QLD Premier calls on Federal Government to settle its beef with China

QLD Premier calls on Federal Government to settle its beef with China

Queensland Premier Annastacia Palaszczuk has called upon the Federal Government to resolve escalating tensions with China that have impacted Australian beef exports.

The Premier's concerns arise from a growing trade dispute between China and Australia which has seen the former blacklist three Queensland red meat abattoirs.

The Queensland abattoirs in question are Kilcoy Pastoral Company (owned by Chinese company New Hope Investment), JBS-owned Beef City and Dinmore. JBS is one of the largest meat processing companies in the world and is based in Brazil.

The Australian-owned Northern Cooperative Meat Company in Casino, New South Wales, has also been blacklisted.

Speaking to the press this morning Palaszczuk said she has concerns that a trade war could result in 3,200 workers being impacted.

"China is an incredibly important trading partner to Queensland," Palaszczuk said.

"Most of our trade goes to China.

"What I'm really concerned about is this potential for a trade war to erupt and to damage Queensland's exports, to damage Queensland's reputation and to damage Queensland's jobs and livelihoods."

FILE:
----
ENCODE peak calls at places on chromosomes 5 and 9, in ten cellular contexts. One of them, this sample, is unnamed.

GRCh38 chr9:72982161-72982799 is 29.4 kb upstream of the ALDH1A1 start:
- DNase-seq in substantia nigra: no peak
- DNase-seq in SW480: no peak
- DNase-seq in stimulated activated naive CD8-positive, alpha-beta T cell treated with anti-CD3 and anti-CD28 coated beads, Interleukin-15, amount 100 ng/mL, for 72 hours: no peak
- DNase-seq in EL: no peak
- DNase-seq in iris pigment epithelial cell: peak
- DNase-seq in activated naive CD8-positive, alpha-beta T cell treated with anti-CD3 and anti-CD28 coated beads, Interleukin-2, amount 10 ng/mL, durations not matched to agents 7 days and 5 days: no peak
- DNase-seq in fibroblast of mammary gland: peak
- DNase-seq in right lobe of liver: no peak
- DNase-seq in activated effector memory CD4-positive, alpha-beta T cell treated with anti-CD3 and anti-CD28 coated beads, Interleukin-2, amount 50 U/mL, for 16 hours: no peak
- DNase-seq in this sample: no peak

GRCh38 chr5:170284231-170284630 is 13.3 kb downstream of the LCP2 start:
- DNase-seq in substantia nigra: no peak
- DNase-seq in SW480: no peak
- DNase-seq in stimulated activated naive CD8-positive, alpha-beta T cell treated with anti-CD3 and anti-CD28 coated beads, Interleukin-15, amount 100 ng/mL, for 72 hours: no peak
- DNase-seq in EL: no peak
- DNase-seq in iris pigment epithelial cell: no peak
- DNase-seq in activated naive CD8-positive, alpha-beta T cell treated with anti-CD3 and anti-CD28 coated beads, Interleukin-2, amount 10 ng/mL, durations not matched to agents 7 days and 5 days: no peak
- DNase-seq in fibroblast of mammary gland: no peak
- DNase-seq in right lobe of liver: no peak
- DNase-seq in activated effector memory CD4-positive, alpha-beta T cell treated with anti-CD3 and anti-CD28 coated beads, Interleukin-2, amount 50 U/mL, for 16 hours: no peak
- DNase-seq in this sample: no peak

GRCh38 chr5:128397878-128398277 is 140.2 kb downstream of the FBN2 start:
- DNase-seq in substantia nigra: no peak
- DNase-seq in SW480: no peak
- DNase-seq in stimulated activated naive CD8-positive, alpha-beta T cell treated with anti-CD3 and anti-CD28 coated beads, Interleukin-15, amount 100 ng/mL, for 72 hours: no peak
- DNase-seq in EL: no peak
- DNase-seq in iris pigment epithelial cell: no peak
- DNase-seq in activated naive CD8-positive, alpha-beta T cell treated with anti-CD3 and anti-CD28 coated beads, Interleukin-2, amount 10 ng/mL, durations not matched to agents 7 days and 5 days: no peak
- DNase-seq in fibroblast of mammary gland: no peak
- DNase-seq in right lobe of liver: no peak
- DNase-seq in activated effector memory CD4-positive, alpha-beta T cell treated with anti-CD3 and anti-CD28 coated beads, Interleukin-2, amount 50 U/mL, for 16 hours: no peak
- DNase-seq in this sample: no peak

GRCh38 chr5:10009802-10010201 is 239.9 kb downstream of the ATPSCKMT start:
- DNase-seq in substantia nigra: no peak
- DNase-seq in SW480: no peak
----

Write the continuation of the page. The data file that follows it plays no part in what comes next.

Palaszczuk says beef is a cornerstone element of the Queensland economy, generating $4.89 billion in exports and generating over 18,000 jobs.

The Queensland Minister for Agricultural Industry Development and Fisheries Mark Furner put it quite simply: "We don't need another beef with China".

"It was only around about this time last year I was in Hong Kong and Chongqing with a trade delegation, delivering the beautiful beef that Queensland is able to provide. In that territory of Chongqing there's an insatiable appetite for our beef, so that's why this issue is so important to Queensland," said Furner.

"I call on the Federal Government to resolve this as soon as possible, because it is such an important trade matter for Queensland and for our Queensland farmers as well."

As reported by the ABC yesterday Federal Trade Minister Simon Birmingham said the emerging trade dispute was a technical issue and not did not relate to the pressure Australia is placing on China to approve an independent investigation into the origins of COVID-19.

Queensland reports just one new case of COVID-19

Just one new confirmed case of COVID-19 has been recorded in Queensland today, bringing the state's total to 1,052 cases including 18 active cases.

Premier Palaszczuk said the one new case was an "old" case.

Elsewhere in Australia New South Wales has reported six new cases today, and Victoria has reported seven.

In total there have been 6,980 confirmed cases of COVID-19 of which 6,273 have recovered.

Updated at 11:27am AEST on 13 May 2020.

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